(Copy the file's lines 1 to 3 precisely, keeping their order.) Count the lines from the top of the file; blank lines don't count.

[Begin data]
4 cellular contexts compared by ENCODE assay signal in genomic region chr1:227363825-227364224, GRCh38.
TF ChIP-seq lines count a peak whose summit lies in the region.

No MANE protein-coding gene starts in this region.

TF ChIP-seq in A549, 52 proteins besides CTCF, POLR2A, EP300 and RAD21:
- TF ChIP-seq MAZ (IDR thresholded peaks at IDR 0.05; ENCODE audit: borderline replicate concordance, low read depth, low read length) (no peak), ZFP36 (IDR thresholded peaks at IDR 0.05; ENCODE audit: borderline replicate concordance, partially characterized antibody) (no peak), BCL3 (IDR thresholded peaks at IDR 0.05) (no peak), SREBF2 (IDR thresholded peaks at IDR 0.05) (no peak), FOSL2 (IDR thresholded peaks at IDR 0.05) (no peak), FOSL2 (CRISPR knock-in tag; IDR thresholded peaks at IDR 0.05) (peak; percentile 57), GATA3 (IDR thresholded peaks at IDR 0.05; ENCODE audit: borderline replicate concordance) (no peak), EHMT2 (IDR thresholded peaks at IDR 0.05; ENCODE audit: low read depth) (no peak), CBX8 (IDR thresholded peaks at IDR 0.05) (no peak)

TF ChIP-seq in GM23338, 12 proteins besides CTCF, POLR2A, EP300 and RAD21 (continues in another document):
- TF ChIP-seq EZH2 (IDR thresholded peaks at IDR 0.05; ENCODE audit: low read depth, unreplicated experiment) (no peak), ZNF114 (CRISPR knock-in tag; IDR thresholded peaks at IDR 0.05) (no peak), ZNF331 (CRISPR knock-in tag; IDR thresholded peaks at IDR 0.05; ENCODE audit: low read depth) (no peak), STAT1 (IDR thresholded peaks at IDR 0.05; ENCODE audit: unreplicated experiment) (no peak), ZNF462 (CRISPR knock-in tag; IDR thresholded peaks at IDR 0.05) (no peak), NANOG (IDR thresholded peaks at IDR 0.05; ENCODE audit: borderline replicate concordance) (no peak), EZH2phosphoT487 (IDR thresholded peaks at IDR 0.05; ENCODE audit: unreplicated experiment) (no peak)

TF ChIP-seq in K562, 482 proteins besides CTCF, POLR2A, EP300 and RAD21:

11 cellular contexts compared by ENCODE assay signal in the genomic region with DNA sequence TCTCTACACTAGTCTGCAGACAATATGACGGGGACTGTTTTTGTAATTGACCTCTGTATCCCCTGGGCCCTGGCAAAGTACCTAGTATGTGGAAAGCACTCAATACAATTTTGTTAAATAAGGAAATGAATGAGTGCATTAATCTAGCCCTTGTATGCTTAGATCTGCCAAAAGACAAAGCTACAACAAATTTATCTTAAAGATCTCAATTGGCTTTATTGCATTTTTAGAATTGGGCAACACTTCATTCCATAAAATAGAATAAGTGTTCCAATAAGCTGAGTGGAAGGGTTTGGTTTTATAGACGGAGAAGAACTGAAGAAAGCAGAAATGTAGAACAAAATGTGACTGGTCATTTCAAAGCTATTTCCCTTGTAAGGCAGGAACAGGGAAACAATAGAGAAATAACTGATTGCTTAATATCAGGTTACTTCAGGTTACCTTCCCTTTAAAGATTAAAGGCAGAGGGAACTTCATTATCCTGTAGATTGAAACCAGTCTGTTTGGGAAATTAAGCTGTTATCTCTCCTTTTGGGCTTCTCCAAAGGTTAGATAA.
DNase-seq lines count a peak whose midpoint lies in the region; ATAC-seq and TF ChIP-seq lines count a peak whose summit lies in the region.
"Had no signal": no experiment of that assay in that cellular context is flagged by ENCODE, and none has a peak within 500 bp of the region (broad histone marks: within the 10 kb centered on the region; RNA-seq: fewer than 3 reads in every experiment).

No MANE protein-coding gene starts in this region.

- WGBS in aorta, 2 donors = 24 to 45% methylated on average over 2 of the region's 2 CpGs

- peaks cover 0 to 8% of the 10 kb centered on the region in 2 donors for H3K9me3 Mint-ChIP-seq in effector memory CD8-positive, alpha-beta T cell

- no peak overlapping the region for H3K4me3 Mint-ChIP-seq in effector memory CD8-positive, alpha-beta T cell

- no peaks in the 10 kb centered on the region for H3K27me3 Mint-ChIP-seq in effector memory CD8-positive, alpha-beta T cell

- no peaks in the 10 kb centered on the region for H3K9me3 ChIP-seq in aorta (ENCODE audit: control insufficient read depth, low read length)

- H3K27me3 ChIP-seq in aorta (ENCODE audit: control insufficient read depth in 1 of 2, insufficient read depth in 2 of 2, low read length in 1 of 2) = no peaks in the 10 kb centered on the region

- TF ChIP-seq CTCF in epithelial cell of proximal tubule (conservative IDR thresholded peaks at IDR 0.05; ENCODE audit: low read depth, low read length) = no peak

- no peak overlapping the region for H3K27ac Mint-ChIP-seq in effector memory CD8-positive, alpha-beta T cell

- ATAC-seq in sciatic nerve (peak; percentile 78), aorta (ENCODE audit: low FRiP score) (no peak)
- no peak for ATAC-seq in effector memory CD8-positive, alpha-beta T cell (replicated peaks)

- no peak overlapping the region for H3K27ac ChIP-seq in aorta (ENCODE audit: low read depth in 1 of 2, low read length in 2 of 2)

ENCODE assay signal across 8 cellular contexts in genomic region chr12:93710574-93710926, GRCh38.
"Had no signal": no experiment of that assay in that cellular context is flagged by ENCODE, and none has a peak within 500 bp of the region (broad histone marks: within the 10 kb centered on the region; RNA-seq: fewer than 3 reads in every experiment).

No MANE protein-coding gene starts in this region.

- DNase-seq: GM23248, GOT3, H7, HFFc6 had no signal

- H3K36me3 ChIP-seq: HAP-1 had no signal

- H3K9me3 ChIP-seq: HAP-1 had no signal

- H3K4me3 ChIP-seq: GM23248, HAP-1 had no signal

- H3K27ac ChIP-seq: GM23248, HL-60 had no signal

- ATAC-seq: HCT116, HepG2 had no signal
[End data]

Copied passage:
4 cellular contexts compared by ENCODE assay signal in genomic region chr1:227363825-227364224, GRCh38.
TF ChIP-seq lines count a peak whose summit lies in the region.

No MANE protein-coding gene starts in this region.